So, to catch up- I DID hit up the mayan sauna yesterday and it was a lovely way to start my day. Had a bit of a hard time getting the fire started, which was a bit embarassing since I think I'm such a pro when it comes to starting fires! However, I finally got it started and it was very nice to just sit there with the steam, sweating my ass off without even doing a thing.

I had breakfast (big bowl of fruit, yogurt and homemade granola) with Mitch and Kevin and basically just spent the morning/early afternoon chatting with them, since they were leaving for Xela that day to do a three day hike to Lago de Atitlan so I wouldn't have the chance to talk with them anymore once they left. 
Mitch and Kevin (left to right).
After that I practiced a bit of castellano and then went on a hike that took me about 2.5 hours- should have been a bit less but I kept stopping to listen to the forest and try to figure out what was causing all the various rustling noises (mostly birds I think but I saw a quick glimpse of something that was probably a squirrel, though it looked much bigger than that- maybe an oppossum?). There are no mosquitos (that I've seen so far!) at the lodge but there were tons in the forest, especially at the end of my hike, when it was approaching dusk. I killed about 7 or 8 and I ate every single one. I've decided that I will eat mosquitoes and hopefully become immune to their venom, like when people who have allergies eat bee pollon to help desensitize themselves to pollon. I think it's working. I haven't had a very itchy mosquito bite since I was on Holbox. And, I'm certain that I got bitten last night and I don't feel at all itchy.  It also allows me to exact a little revenge on the little bastards so that's an added plus.  :o)  Of course, I guess I could also be increasing the likelihood that I'll contract malaria... I haven't been taking my doxycycline (anti-malarial) because I haven't been in areas where malaria is really a problem, and I hate the idea of being on an antibiotic all the time.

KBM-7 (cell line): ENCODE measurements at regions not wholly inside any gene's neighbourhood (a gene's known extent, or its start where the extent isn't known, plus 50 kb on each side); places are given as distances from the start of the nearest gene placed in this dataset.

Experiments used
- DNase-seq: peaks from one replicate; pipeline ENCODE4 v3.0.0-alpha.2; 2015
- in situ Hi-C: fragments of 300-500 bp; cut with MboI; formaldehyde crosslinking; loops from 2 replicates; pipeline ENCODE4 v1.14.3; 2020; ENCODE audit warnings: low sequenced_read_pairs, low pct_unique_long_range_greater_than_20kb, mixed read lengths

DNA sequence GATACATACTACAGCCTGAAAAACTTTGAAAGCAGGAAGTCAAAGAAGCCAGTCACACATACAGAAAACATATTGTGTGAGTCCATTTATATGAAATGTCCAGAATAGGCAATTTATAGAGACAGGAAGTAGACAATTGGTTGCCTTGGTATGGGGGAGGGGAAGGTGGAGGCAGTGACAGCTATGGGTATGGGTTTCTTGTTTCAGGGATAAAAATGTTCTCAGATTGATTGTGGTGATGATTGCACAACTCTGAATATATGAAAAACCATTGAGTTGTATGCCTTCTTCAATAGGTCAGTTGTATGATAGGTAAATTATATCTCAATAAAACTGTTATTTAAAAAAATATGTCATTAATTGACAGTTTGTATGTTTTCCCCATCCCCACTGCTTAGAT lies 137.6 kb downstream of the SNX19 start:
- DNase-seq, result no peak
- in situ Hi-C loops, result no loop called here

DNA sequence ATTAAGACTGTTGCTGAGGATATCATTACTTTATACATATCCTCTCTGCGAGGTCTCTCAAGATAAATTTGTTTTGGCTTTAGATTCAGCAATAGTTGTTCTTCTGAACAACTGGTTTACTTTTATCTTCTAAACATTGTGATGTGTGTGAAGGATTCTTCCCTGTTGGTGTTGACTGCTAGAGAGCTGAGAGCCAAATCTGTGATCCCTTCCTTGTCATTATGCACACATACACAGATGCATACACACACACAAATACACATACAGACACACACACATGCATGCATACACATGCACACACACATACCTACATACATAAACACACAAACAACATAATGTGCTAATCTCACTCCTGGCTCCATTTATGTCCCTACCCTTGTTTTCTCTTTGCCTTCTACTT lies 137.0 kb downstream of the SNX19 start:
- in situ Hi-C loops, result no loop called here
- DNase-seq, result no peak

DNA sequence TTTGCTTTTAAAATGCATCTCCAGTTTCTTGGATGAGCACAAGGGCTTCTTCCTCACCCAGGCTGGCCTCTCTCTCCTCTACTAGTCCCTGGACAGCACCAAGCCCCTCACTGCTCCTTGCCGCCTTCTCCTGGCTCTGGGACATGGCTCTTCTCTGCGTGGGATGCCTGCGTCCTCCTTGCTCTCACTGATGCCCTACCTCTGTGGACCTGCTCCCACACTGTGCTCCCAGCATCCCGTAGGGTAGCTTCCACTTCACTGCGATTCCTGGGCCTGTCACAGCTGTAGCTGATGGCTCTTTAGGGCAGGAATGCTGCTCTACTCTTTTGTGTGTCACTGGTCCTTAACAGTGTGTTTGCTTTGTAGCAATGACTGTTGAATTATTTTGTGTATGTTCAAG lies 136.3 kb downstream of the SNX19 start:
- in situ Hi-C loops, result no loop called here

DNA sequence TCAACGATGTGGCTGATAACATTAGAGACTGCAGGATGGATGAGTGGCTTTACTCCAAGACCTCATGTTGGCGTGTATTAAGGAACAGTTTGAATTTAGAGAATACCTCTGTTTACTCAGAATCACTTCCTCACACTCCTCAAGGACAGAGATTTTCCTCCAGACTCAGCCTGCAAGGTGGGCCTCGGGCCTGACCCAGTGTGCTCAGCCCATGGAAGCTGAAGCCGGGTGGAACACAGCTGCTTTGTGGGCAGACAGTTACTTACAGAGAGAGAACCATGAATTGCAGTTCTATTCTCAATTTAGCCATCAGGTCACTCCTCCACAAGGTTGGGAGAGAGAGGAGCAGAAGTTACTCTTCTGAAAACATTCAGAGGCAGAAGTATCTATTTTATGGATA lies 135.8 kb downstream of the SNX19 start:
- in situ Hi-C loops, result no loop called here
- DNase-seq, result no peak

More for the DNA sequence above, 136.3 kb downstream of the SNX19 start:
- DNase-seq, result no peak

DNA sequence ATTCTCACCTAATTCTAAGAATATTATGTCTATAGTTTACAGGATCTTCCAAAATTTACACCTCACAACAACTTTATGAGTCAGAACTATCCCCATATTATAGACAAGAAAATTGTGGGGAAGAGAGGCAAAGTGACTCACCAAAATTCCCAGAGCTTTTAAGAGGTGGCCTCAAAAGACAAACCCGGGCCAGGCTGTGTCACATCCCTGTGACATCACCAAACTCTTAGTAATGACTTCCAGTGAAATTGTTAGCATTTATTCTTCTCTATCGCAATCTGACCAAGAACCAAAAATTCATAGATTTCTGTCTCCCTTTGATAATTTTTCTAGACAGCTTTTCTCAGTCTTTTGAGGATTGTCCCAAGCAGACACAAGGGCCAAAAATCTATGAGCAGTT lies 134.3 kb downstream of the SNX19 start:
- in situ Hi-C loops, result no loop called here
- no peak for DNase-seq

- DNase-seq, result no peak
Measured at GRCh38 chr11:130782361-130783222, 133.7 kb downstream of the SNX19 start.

This picture is for Pam.  Hope you like it friend.  :o)  You would have loved it in real life!


HUGE tree.  With really cool "Medicine Man" type flowers growing at the very top.
Cute, very friendly Kaqchiquel (I assume?  That's the group of Mayan people who live in this area...) kids I encountered on my way home.  They gave me gum!  lol
Bouquet of flowers I got from the kiddos.
Fuego sending up a little puff of smoke!
Another delicious dinner last night, followed by chatting with Evan and a bunch of the other guests, including a Peace Corps chick who was here with her mother. This girl (whose name I don't think I ever learned) isn't being relocated but I had talked to a bunch of Peace Corps volunteers up in San Marcos before I left and they were all being relocated due to perceived violence in the highlands, which is just ridiculous because if there is anywhere that is safe in Guatemala it's in the highlands!  

Today I treated myself to the bacon cheeseburger, which was 60 Q but sounded delicious so I HAD to have it.  I haven't had a burger since the ones I had for Feorella's birthday.  The bacon was pretty awesome but I honestly think Mimi's burgers were better!